Found on Newsweek on Monday, 25 December 2017
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Elizondo was not able to discuss specifics of the program. But he told The Telegraph that there had been “lots” of UFO sightings and witnesses interviewed during the program’s five years.

Despite Pentagon funding running out in 2012, Elizondo oversaw UFO work for another five years before resigning in October 2017 out of frustration with the secrecy of the investigations. He had pushed for videos of the possible alien sightings to be made public so people could see the footage.

Of course he cannot provide any undeniable proof. No flying saucer, nobody from outer space saying hello; not even an alien weather balloon.

Fortinet VPN Client Exposes VPN Creds, Palo Alto Firewalls Allow Remote Attacks

Found on Bleeping Computer on Thursday, 14 December 2017
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According to researchers, the FortiClient software stores VPN credentials in a local file on each computer, which is encrypted with a key to preventing easy access to the data. SEC Consult says this key is the same for all users and it's stored by default in the FortiClient binary itself. The key can easily be extracted and used to decrypt and access the VPN credentials.

Security researcher Philip Pettersson discovered that by combining three vulnerabilities together, he could run code on a Palo Alto firewall from a remote location with root privileges.

It happens way too often that so-called security products make the situation actually worse for the user. Especially antivirus software is often the source for a wide range of problems and it cannot protect from yet unknown malware which gets pushed out daily by the authors.

Amazon drivers forced to deliver 200 parcels a day while earning less than minimum wage

Found on Sunday Mirror on Sunday, 10 December 2017
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Drivers are being asked to deliver up to 200 parcels a day for Amazon while earning less than the minimum wage, a Sunday Mirror investigation reveals today.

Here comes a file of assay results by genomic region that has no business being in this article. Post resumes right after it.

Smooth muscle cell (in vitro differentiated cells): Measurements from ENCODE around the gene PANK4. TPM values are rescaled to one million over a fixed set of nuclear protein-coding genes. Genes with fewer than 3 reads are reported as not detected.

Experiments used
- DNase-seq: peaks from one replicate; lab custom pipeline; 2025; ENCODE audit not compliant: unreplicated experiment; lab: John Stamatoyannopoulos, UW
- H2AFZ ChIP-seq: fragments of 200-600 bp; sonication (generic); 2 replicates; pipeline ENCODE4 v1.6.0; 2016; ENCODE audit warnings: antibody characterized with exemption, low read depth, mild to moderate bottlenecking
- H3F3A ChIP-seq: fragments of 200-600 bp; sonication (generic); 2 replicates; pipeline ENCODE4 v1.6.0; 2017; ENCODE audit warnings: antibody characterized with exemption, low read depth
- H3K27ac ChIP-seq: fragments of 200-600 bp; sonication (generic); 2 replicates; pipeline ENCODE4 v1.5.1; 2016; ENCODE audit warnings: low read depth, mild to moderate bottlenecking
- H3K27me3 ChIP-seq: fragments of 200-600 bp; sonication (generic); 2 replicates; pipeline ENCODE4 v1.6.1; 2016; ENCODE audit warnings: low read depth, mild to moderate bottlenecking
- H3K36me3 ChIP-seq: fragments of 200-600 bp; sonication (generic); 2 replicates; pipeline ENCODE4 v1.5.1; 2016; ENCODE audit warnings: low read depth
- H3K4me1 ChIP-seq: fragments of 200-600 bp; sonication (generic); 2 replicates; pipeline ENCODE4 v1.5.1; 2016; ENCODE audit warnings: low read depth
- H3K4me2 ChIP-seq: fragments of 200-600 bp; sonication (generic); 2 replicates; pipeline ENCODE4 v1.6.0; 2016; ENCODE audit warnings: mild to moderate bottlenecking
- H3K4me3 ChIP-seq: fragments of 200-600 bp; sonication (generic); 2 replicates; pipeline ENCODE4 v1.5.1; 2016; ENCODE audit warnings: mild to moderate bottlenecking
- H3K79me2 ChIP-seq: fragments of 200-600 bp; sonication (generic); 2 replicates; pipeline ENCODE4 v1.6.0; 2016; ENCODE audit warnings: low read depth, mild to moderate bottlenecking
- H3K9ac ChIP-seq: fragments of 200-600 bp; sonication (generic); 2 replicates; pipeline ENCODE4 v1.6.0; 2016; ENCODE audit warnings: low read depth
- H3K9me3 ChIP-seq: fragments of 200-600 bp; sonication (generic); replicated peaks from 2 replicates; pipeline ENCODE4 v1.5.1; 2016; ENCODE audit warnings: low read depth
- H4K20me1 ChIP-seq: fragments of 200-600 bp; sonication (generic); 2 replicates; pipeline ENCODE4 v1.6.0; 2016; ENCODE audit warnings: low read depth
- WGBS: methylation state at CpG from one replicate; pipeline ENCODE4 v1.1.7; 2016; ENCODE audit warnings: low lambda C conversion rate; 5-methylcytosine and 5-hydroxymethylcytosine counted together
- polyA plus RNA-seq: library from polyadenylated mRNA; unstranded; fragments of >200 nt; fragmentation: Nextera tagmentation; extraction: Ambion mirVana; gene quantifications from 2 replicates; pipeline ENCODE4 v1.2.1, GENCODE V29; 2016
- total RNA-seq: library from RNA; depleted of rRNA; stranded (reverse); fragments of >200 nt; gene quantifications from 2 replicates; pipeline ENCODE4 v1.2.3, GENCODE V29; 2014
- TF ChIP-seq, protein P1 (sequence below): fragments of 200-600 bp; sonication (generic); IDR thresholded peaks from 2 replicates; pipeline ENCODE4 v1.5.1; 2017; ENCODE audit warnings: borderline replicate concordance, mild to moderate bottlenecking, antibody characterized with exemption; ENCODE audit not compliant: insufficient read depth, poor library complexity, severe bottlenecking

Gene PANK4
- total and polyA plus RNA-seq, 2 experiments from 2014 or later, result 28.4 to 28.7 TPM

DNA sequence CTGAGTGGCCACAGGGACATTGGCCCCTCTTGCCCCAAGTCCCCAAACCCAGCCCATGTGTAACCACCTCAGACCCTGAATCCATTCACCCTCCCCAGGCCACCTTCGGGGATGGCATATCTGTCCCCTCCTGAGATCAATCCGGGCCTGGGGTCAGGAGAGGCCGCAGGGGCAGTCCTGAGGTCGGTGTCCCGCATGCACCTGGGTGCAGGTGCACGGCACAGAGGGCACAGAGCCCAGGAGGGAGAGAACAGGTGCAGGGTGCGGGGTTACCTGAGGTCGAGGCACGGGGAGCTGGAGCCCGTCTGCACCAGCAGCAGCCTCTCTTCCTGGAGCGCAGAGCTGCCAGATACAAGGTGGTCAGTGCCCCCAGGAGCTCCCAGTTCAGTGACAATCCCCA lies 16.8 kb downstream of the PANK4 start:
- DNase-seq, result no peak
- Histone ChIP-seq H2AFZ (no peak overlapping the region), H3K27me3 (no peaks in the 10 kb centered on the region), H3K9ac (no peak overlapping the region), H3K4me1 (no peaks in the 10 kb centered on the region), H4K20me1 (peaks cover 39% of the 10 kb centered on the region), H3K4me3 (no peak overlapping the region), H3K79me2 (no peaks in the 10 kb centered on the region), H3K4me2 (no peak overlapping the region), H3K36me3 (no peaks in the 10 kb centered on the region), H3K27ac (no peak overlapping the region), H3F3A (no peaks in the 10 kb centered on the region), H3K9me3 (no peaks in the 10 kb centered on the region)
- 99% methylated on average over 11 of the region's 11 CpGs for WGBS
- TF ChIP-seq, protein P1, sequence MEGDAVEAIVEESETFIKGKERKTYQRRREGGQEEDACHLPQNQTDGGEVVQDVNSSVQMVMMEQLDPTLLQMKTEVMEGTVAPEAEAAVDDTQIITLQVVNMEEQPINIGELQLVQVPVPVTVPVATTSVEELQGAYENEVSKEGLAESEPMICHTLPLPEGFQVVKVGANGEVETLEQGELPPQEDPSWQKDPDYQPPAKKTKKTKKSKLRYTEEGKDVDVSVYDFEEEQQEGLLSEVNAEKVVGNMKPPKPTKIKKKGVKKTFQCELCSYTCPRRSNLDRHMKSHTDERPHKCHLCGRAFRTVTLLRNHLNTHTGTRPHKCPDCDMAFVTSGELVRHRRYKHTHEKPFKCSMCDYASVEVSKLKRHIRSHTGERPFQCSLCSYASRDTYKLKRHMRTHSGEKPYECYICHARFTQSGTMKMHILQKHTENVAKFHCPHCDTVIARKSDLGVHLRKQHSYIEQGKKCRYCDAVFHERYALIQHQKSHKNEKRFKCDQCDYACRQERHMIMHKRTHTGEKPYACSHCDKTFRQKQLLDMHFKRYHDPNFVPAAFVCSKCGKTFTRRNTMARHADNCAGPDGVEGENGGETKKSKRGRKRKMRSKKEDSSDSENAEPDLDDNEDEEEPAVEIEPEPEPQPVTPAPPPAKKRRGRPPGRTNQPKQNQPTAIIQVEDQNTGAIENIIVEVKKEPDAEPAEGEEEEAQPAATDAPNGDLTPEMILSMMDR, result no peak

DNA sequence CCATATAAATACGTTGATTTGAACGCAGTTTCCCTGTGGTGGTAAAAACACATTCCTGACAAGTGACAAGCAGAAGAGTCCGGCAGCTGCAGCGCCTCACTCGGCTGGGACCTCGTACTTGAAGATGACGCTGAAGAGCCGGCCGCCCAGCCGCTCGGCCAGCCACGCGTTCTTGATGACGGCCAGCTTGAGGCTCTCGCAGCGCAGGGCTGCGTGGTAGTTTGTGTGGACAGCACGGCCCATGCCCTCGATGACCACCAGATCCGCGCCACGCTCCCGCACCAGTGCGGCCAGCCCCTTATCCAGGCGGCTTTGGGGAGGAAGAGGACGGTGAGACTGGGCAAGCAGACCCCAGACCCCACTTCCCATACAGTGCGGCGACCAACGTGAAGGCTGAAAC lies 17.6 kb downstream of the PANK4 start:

Yet they have so little time for food or toilet stops they snatch hurried meals on the run and urinate into plastic bottles they keep in their vans.

The delivery giant, which makes £7.3billion a year, does not employ them directly but uses an army of agencies instead. These agencies recruit drivers who work via an Amazon app and follow a delivery route set by the company.

The end of the story is that people won't care. They will still complain that their parcel arrived 5 minutes after it should, and that everything takes too long anyway. The majority of shoppers at Amazon are part of the problem too.

Top-selling handgun safe can be remotely opened in seconds—no PIN needed

Found on Ars Technica on Saturday, 09 December 2017
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The Vaultek VT20i handgun safe, ranked fourth in Amazon's gun safes and cabinets category, allows owners to electronically open the door using a Bluetooth-enabled smartphone app.

The feat required no knowledge of the unlock PIN or any advanced scanning of the vulnerable safe. The hack works reliably even when the PIN is changed. All that's required to make it work is that the safe have Bluetooth connectivity turned on.

Why would anybody with a single braincell build a bluetoothed safe? Is this all the world as come to: "App! App! App!"?

Degree Inflation Hurting Bottom Line of U.S. Firms, Closing Off Economic Opportunity for Millions of Americans

Found on Havard Business School on Saturday, 25 November 2017
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According to new research released today, more than six million middle-skills jobs in the U.S. are now at risk of “degree inflation”—the practice of preferring or requiring a college degree for jobs that were traditionally held by middle-skills workers.

The trend impacts positions such as supervisors, support specialists, sales representatives, inspectors and testers, clerks, as well as secretaries and administrative assistants. Those jobs were traditionally held by many middle-class Americans without a college degree. When the same job is posted today with the minimum education requirement of a college degree, it is placed beyond the reach of Americans who may not have a college degree, but do have relevant experience.

You should pick the "right tool for the job". Sadly, too many think that a college degrees automatically makes the person better than others, so naturally, more and more want such a degree. As a result, the quality of a degree these days is lower than a few decades ago.